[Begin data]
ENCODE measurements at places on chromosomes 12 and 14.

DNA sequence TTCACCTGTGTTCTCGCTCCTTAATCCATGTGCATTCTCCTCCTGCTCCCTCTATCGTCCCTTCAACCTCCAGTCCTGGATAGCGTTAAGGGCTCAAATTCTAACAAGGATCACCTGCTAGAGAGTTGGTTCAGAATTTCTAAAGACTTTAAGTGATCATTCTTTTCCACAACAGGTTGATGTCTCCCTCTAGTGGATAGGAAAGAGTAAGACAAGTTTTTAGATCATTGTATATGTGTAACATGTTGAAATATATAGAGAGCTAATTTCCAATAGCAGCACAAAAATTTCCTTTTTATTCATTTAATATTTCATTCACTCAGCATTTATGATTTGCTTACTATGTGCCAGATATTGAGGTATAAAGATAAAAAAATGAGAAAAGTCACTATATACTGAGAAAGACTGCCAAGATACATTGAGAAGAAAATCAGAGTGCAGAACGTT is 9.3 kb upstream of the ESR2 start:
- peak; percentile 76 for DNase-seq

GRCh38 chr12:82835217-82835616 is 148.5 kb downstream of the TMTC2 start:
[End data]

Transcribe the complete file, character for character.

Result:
ENCODE measurements at places on chromosomes 12 and 14.

DNA sequence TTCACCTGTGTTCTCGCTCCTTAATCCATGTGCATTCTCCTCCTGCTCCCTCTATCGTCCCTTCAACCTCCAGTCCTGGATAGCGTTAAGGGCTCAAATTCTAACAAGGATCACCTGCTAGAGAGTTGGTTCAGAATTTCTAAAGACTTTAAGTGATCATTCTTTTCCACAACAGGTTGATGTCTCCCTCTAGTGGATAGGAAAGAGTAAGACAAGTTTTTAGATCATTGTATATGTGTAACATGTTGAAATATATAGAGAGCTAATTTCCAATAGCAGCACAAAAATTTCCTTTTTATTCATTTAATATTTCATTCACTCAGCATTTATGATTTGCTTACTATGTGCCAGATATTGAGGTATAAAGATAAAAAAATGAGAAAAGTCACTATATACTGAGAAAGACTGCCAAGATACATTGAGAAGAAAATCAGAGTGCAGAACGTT is 9.3 kb upstream of the ESR2 start:
- peak; percentile 76 for DNase-seq

GRCh38 chr12:82835217-82835616 is 148.5 kb downstream of the TMTC2 start: